By S Nihal Singh
America’s Receding Ability to Bring Peace
“The major power in the region, the United States, is increasingly compromised by its total support of Israel, largely due to domestic factors, and its desire to reduce its footprint in the region. In hindsight as, many at that time suggested, the US was foolish to invade Iraq under false pretences. And on the Israel-Palestinian conflict, it is on the wrong side of history”, says the author.
That the Middle East (West Asia of our description) is in a state of flux is crystal clear. We have a three-yearold civil war in Syria, an Iraq wracked by tribal and Shia-Sunni strife, Libya still fighting the post-Gaddafi dispensation and Israelis launching a disproportionate war on Palestinians, not for the first time. The common thread in these crises is the role of outside powers, both in creating crises in the first instance and in muddying the waters and the inability of local actors to make peace.
In Syria, a minority Alwaite regime is seeking to retain its throne in a Sunni-majority country, with opponents of a bewildering variety of moderates and militants ranged on the other side. In Iraq, after all American troops left, Prime Minister Nouri al-Maliki, belonging to the majority Shia, has been interpreting his role primarily in terms of advancing the interests of his community.
The Kurds are asserting their rights while the Sunni, dethroned from their ruling perch, have combined with Islamic militants to challenge the state. Both in Syria and Iraq the Islamists of the extreme variety, first under the rubric of the ISIS and later under the name of the Islamic State, have carved out an area in Syria and Iraq they rule, with President Bashar Assad’s regime in Syria and the Iraqi authorities unable to dislodge them. Superimposed on these dramatic events is the old Israel-Palestinian conflict, essentially caused by Israeli actions in occupying and colonising vast Palestinian lands and East Jerusalem on the strength of total American support extending to unprecedented military supplies and a generous annual financial subsidy.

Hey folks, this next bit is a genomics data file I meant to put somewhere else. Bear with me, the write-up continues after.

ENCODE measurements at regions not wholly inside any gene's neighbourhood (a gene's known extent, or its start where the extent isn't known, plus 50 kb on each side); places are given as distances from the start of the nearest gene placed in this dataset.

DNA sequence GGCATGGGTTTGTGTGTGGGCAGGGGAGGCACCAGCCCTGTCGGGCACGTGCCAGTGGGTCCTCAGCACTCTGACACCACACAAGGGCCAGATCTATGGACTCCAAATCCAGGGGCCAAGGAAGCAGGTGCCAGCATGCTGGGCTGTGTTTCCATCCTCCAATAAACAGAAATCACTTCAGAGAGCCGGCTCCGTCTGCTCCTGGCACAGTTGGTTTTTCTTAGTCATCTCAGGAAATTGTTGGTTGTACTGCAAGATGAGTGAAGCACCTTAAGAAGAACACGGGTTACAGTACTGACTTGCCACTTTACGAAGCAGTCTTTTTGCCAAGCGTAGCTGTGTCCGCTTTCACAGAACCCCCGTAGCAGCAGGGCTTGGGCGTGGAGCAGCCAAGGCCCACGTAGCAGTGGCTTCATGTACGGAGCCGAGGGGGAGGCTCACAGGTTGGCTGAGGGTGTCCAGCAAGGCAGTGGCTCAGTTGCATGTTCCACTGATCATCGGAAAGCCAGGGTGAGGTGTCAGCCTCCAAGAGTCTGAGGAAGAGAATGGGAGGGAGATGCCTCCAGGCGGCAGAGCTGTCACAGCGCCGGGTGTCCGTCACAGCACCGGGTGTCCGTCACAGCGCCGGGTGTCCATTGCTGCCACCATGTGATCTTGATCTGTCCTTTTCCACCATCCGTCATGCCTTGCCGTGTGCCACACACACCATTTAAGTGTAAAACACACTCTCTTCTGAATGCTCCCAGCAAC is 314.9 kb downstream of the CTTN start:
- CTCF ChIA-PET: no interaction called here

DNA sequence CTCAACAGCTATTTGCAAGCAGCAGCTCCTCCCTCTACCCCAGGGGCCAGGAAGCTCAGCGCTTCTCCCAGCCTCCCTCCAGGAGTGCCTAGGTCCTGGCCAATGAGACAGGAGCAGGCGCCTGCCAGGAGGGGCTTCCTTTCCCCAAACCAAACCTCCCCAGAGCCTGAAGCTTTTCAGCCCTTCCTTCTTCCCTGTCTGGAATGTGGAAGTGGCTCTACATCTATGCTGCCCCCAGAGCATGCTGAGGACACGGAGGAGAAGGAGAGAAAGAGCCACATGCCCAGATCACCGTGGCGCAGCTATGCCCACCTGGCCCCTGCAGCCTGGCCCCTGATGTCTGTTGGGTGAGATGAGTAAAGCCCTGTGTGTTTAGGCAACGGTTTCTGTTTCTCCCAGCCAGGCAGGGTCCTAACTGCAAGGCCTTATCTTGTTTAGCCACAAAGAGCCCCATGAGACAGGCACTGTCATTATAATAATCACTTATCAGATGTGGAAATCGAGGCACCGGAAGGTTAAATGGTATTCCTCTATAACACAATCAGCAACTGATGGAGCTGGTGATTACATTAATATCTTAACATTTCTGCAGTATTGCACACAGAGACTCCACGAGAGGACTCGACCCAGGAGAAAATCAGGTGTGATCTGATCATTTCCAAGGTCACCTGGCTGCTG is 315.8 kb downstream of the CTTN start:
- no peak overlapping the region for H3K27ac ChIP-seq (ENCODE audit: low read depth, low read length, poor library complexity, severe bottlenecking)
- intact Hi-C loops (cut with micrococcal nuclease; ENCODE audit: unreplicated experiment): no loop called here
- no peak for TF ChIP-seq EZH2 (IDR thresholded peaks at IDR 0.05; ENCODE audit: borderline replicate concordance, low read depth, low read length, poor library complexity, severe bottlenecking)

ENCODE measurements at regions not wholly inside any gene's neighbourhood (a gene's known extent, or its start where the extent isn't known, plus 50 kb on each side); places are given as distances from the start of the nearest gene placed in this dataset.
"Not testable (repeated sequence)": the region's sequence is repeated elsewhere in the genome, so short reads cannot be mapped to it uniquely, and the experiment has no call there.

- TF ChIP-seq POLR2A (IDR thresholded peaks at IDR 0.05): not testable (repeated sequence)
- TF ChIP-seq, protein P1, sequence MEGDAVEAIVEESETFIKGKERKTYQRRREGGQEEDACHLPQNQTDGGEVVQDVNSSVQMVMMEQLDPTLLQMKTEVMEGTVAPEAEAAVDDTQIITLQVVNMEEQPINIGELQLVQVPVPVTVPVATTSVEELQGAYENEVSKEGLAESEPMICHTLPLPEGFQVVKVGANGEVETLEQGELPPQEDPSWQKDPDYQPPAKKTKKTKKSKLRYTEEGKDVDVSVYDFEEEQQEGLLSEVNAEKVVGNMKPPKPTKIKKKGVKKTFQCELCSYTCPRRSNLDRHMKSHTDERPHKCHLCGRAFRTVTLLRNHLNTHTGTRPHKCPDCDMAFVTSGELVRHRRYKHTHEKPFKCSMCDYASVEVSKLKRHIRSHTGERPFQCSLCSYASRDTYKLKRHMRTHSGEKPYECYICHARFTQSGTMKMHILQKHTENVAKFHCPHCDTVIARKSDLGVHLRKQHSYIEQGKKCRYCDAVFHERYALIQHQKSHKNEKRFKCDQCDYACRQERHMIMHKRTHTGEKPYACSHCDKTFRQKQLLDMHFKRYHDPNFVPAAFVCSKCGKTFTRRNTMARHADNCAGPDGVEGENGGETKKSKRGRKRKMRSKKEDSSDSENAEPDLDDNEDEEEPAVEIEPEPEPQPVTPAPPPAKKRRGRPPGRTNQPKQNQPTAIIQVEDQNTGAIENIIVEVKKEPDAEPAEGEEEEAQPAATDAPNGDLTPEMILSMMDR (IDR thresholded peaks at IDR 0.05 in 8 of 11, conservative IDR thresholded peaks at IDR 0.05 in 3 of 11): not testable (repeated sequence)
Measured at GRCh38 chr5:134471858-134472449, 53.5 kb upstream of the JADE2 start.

These actions nullify attempts at finding a twostate solution and the prospect is of one state with a growing Palestinian population living as second-class citizens. Regional powers belonging to the Sunni and Shia faiths have taken up positions determined in the first category by supporting the anti-Assad forces in Syria, more of them supporting the cause of the newly disenfranchised Sunni of Iraq. On the other side is Iran, the minority Assad regime in Syria and the Hezbollah movement of Lebanon.
After the proclamation of the Islamic Caliphate in Syria and Iraq, the Sunni states led by Saudi Arabia have moderated their somewhat indiscriminate financial and military support for the Islamic militants fighting the Assad regime. Iran has been consistent in its support of President Assad and the Hezbollah. Turkey’s position has evolved over time, initially the leader of the regime change lobby for Syria, together with neighbours hosting large numbers of Syrian refugees.